The first birth cohort study of its kind has found more than 90 percent of a group of pregnant women in Central Indiana had detectable levels of glyphosate, the active ingredient in Roundup, the most heavily used herbicide worldwide.
Researchers from Indiana University and University of California San Francisco reported that the glyphosate levels correlated significantly with shortened pregnancy lengths.
"There is growing evidence that even a slight reduction in gestational length can lead to lifelong adverse consequences," said Shahid Parvez, the principal investigator of this study and an assistant professor in the Department of Environmental Health Science at the IU Richard M. Fairbanks School of Public Health at IUPUI.
The study is the first to examine glyphosate exposure in pregnant women in the United States using urine specimens as a direct measure of exposure.
Parvez said the main finding of the study was that 93 percent of the 71 women in the study had detectable levels of glyphosate in their urine. "We found higher urine glyphosate levels in women who lived in rural areas, and in those who consumed more caffeinated beverages," he said.
"One thing we cannot deny is that glyphosate exposure in pregnant women is real," Parvez said. "The good news is that the public drinking water supply may not be the primary source of glyphosate exposure, as we initially anticipated. None of the tested drinking water samples showed glyphosate residues. It is likely that glyphosate is eliminated in the water-treatment process. The bad news is that the dietary intake of genetically modified food items and caffeinated beverages is suspected to be the main source of glyphosate intake."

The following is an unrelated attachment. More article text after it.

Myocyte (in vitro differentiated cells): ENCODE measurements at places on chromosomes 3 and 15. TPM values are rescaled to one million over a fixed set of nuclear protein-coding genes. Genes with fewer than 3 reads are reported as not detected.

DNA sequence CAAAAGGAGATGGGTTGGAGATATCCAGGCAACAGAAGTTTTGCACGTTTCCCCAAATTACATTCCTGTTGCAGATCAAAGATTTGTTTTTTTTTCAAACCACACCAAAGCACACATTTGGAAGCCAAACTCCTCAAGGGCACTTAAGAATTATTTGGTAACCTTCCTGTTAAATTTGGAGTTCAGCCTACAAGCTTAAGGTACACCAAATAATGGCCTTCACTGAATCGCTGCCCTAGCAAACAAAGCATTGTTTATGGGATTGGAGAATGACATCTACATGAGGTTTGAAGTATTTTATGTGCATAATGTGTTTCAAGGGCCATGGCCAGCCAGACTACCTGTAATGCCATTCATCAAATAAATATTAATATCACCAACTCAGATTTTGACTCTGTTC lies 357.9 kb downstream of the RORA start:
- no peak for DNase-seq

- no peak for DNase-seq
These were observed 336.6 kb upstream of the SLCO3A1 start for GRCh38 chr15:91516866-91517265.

Use of glyphosate is heaviest in the Midwest due to corn and soybean production. Its residues are found in the environment, major crops and food items that humans consume daily.
"Although our study cohort was small and regional and had limited racial or ethnic diversity, it provides direct evidence of maternal glyphosate exposure and a significant correlation with shortened pregnancy," Parvez said.
The magnitude of glyphosate exposure in pregnant women and the correlations with shorter gestation length are concerning and mandate further investigation, he said. "We are planning, contingent upon funding, to conduct a more comprehensive study in a geographically and racially diverse pool of pregnant women to determine if our findings are the same."
The study, "Glyphosate exposure in pregnancy and shortened gestational length: a prospective Indiana birth cohort study," was recently published in the journal Environmental Health.